Book Review: The Mark of Athena

“We’re staying together. You’re not getting away from me. Never again.”

–  Percy Jackson, to Annabeth


markofathenacoverI know going into it that this will probably be a fairly useless review…after all, the latest Percy Jackson book was released almost six months ago, and quite a few people have read it since. I even finished it back in November; I just haven’t had time to write a full, thoughtful review of it until now. Sorry about that. However, it would be a crime not to review this novel at all, since it’s not only one of my new favorites, but also easily the best Percy Jackson book to date.

Note: this review does contain spoilers, but I’ll give plenty of warning beforehand.

The third book in the spin-off Percy Jackson series picks up right where book two left off: Jason, Piper, Leo and Annabeth are sailing towards the Roman camp, while Percy, Frank and Hazel are waiting there for their friends.

Let’s talk about the first two books in this series for a second.

I strongly disliked them. Very strongly. I thought Riordan’s humor was reaching the end of its life, I thought the stories were just recycled plots from all the other books, and I initially disliked the new characters. Not that I hated them, but I really missed Percy. And no, his role as main character in book two doesn’t count, because he couldn’t remember anything from his past life.

For those who agree with me so far, fear not. Because while book two cuts off exactly where it starts getting good, this means that book three starts off great. Mark of Athena shines from page one to the ending (which, don’t worry, I’ll discuss).

A rough overview of book three: now, with all the friends reunited, they all sail away on the Argo II towards the land of Rome itself, with plenty to throw them off-track along the way. Meanwhile, Annabeth is dealing with her own secret, which warns that she’ll have to face a powerful enemy when they get there.

This book’s prophecy—easily the coolest to date—reads as follows:

“Wisdom’s daughter walks alone; the Mark of Athena burns through Rome. Twins snuff out the angel’s breath, who holds the key to endless death. Giants’ bane stands gold and pale, won with pain from a woven jail.”


What I LOVED about this book:

Whenever people ask me about this novel, the first thing I tell them is that it should be judged on a completely different level than any of the other Percy Jackson books. For one thing, it doesn’t have the same old formula (Prophecy + quest + episodes of snarky monsters + ending skirmish= mucho dinero) that we’ve grown tired of. Riordan shakes it up with twists along the way, fresh scenery, and—most importantly—heavy character development, through use of flashbacks and one-on-one romance scenes.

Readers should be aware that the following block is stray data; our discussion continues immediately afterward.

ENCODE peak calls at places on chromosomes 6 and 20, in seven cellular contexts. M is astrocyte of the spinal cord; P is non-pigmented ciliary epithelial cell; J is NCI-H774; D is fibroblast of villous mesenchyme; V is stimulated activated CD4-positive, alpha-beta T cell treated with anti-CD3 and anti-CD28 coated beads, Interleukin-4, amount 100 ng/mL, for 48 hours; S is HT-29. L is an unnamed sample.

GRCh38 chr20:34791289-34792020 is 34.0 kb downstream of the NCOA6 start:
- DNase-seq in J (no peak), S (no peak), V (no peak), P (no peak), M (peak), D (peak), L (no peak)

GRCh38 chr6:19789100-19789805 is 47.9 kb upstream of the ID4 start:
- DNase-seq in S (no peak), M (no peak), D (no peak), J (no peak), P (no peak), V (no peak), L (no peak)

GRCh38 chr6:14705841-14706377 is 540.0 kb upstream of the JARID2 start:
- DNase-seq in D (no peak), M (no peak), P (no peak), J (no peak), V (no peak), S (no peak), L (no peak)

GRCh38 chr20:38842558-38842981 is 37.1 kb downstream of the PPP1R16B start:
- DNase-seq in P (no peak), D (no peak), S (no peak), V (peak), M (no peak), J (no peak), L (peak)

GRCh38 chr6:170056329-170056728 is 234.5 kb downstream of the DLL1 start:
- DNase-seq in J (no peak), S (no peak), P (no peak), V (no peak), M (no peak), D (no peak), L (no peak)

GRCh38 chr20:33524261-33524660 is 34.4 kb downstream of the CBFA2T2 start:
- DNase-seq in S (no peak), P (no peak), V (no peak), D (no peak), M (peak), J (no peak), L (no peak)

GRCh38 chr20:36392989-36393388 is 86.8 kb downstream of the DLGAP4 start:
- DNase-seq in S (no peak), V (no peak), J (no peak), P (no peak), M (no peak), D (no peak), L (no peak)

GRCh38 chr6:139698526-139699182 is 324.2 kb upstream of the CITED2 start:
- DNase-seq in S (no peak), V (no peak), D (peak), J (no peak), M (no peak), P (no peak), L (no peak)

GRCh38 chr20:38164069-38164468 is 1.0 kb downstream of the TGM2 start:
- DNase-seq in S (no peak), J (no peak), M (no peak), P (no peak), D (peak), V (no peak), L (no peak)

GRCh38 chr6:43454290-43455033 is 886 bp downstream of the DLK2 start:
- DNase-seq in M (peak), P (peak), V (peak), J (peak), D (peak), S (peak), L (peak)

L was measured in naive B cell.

We also see some of the Olympians again! There’s a pretty sick flashback scene between Annabeth and her mother, which we’ve never really witnessed before. We also meet Aphrodite, who’s every bit as entertaining as back in The Titan’s Curse. One of my favorite quotes from her is, “Love and war always go together. They are the peaks of human emotion! Evil and good, beauty and ugliness.”

I think that’s a good illustration of what really made this book so much better than the others: Riordan demonstrates his mastery as an author. He doesn’t just tell a fun story, he injects serious messages in subtle ways, at all the right moments. His style is clearly elevated, fuller and more developed, so he tells a story that reads solidly for all ages, not just little kids. I’m seventeen, and I was still blown away.

My only complaint? The kids are sixteen, constantly avoiding getting killed, and still none of them have uttered a single cuss word. I understand the marketing behind that, since this is a children’s series, but I’m somewhat of a stickler for realism. I suppose I shouldn’t expect that from a fantasy franchise, though.

And now—here come the spoilers, everyone—the end of the book.

I liked it. Believe it or not, I thought it was a bit less cliffhanger-esque than book two, in which it literally just starts getting good as the story ends. This one leaves me feeling optimistic towards the direction the series is headed, even though Percy and Annabeth died.

Alright, so they aren’t dead dead. They’re just dead by the technical term, as in, they fell into the pits of Tartarus together to avoid being separated again (hence the epigraph at the start of this post). If book four, The House of Hades, is half as good as this installment, I’ll probably squeal like a little girl.

In Conclusion: filled with development of all the characters we love, packed with action and humor, and armed with a superb writing style, this book is more than just my favorite Percy Jackson book to date. It’s one of my favorite books to date. Well done, Rick Riordan.

Rate: 9 out of 10.